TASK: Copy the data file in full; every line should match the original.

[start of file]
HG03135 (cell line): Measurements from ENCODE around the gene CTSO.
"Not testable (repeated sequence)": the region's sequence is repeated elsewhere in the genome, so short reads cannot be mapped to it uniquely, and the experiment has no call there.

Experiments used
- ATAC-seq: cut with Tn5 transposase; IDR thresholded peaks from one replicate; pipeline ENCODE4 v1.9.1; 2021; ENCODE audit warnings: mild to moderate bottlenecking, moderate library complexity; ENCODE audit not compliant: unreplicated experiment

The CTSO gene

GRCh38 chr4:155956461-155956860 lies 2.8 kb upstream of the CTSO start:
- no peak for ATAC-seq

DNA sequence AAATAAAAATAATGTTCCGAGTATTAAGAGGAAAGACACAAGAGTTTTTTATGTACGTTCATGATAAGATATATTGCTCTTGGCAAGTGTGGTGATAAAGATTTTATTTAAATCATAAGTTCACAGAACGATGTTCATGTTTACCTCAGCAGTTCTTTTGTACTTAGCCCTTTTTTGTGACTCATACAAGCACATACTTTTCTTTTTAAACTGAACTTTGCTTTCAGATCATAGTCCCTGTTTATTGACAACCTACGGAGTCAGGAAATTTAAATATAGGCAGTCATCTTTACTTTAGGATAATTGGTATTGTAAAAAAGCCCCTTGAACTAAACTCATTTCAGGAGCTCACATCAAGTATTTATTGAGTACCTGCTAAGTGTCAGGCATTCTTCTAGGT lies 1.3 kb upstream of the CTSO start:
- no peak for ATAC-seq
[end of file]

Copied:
HG03135 (cell line): Measurements from ENCODE around the gene CTSO.
"Not testable (repeated sequence)": the region's sequence is repeated elsewhere in the genome, so short reads cannot be mapped to it uniquely, and the experiment has no call there.

Experiments used
- ATAC-seq: cut with Tn5 transposase; IDR thresholded peaks from one replicate; pipeline ENCODE4 v1.9.1; 2021; ENCODE audit warnings: mild to moderate bottlenecking, moderate library complexity; ENCODE audit not compliant: unreplicated experiment

The CTSO gene

GRCh38 chr4:155956461-155956860 lies 2.8 kb upstream of the CTSO start:
- no peak for ATAC-seq

DNA sequence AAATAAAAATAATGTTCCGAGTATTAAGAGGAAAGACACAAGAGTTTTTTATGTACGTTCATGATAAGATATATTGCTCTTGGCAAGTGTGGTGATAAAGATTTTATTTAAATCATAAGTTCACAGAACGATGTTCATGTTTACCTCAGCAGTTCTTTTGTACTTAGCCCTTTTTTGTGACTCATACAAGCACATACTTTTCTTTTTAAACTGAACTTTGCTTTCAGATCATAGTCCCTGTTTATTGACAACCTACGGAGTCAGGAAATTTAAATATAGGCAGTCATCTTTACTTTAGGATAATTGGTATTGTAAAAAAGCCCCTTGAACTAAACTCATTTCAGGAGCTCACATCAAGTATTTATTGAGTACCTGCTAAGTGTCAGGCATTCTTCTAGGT lies 1.3 kb upstream of the CTSO start:
- no peak for ATAC-seq